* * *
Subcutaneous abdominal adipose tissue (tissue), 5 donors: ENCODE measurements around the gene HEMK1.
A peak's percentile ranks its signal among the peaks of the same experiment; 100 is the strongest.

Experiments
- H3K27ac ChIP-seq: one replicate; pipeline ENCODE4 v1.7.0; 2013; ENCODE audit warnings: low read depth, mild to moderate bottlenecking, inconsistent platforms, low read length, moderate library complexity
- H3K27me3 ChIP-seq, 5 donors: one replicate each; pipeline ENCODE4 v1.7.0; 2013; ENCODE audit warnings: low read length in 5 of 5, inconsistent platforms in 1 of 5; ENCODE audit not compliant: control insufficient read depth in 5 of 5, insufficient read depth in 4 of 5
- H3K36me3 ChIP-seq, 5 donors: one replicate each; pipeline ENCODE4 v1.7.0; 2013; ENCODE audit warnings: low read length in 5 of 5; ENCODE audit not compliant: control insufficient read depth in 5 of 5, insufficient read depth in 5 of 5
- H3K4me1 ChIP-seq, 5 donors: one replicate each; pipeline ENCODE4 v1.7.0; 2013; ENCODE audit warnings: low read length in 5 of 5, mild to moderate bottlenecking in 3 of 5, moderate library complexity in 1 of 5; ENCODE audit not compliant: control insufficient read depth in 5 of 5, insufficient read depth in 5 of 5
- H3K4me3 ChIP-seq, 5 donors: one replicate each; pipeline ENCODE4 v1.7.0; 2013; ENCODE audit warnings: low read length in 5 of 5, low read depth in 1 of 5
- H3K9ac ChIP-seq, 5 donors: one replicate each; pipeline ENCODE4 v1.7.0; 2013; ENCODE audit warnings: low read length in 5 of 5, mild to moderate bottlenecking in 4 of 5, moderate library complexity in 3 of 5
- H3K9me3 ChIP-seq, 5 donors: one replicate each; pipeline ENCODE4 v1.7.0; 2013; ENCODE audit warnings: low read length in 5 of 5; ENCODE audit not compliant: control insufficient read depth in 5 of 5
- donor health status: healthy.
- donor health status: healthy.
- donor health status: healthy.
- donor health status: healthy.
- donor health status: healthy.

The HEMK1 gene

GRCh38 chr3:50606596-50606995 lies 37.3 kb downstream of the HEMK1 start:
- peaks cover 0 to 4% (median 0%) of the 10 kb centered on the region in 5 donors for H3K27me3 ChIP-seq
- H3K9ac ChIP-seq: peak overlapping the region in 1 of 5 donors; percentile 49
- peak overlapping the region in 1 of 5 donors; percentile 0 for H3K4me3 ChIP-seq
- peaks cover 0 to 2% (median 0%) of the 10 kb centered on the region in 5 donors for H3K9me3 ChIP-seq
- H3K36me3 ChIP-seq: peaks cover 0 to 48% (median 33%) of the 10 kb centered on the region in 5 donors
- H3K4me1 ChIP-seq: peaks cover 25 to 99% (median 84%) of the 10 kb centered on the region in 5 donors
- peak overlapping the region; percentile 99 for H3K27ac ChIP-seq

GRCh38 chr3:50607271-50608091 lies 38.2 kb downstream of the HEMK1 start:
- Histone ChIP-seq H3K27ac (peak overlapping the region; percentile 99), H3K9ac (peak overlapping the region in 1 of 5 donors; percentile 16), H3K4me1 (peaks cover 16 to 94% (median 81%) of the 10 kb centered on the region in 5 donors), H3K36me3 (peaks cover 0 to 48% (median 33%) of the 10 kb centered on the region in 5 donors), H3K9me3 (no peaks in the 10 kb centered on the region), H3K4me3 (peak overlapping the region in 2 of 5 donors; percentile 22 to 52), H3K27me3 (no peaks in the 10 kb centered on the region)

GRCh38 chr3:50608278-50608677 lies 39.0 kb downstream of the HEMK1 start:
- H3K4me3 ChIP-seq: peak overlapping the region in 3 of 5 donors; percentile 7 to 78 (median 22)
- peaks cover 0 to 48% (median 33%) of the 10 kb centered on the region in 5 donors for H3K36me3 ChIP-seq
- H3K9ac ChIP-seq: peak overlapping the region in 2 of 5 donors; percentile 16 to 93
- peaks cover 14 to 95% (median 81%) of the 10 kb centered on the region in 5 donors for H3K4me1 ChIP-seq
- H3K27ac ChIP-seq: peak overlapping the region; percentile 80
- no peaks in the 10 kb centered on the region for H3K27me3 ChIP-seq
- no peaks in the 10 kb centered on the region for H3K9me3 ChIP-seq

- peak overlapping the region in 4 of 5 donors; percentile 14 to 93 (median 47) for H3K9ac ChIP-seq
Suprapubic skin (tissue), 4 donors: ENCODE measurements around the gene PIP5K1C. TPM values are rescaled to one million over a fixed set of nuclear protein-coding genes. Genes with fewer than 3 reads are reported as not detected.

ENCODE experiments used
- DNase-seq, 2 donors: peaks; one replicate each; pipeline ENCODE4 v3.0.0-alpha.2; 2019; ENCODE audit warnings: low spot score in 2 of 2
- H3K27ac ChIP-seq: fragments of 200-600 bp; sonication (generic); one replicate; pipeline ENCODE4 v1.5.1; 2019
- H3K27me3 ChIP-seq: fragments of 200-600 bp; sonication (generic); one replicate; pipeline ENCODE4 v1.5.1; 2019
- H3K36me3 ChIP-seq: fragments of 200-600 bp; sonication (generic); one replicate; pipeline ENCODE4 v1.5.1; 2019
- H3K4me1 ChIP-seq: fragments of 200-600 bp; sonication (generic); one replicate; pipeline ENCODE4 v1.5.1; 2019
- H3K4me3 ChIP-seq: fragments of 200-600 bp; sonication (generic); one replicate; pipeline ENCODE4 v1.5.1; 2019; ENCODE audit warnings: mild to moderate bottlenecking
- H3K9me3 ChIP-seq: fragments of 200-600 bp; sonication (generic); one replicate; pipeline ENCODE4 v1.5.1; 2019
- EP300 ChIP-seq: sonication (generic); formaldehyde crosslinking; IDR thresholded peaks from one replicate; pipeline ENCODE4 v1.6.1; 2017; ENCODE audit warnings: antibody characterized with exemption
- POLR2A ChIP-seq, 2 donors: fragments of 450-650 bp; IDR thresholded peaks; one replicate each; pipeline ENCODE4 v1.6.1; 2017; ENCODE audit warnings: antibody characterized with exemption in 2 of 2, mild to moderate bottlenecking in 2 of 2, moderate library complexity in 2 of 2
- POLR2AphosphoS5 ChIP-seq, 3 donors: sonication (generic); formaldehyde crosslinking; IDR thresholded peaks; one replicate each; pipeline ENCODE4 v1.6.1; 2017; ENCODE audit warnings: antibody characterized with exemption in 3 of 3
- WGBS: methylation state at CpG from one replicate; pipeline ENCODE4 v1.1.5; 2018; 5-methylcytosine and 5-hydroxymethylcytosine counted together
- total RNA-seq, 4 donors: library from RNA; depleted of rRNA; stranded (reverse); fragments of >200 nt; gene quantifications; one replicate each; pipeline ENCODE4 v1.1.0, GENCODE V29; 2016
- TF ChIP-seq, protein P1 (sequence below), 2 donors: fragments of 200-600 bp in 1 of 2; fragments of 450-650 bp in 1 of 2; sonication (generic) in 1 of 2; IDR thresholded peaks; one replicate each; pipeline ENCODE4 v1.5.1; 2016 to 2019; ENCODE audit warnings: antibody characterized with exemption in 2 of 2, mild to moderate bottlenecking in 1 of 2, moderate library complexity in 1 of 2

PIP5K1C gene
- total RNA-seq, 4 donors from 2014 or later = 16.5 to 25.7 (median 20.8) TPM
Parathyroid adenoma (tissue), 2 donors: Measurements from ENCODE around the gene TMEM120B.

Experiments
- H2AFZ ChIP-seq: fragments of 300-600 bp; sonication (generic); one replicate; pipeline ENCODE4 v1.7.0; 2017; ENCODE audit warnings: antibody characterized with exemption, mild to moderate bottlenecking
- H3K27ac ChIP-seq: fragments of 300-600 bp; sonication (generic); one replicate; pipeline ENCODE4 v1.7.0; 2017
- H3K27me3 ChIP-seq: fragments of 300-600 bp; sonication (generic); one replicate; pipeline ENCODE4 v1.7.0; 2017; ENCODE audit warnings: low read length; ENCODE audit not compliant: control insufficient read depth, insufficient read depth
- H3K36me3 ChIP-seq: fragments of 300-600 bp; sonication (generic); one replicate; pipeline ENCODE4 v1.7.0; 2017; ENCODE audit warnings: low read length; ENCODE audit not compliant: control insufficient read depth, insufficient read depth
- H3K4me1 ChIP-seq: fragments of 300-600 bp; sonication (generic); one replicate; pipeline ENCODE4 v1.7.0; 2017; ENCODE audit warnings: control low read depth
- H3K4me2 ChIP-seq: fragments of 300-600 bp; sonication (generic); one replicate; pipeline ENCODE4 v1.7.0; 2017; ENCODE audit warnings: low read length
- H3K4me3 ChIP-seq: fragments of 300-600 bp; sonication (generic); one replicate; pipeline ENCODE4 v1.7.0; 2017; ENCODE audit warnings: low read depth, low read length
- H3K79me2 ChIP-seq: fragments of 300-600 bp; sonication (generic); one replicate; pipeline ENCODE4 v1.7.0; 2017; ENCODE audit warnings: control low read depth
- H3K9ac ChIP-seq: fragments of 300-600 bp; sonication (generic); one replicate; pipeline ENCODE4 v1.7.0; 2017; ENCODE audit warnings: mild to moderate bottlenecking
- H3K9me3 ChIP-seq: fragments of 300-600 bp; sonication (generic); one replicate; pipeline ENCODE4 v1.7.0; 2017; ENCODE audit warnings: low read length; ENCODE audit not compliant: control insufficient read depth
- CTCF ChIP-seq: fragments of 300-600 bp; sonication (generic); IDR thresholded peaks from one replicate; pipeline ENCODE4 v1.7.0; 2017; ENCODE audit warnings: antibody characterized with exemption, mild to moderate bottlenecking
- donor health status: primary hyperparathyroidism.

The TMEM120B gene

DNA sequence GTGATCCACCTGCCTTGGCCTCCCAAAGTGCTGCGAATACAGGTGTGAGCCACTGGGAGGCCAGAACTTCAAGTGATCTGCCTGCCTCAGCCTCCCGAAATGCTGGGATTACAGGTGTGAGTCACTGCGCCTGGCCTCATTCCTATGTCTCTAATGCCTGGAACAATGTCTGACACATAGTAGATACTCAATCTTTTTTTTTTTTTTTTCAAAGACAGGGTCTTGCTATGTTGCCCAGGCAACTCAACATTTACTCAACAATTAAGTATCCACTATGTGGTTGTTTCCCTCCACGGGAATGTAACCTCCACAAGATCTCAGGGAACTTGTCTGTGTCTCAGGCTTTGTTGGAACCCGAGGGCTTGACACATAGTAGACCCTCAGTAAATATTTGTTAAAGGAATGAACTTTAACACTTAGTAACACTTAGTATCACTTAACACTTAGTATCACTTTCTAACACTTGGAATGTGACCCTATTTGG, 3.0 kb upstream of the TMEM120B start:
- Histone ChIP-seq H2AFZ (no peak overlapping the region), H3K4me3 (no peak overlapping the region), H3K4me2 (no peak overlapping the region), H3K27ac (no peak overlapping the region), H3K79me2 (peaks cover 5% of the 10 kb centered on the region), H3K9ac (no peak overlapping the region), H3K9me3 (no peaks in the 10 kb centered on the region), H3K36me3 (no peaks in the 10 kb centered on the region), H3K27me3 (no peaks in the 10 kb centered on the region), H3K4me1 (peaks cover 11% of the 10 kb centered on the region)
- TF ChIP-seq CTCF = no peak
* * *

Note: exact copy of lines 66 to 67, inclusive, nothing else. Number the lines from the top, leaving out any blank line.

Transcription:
- donor health status: primary hyperparathyroidism.

The TMEM120B gene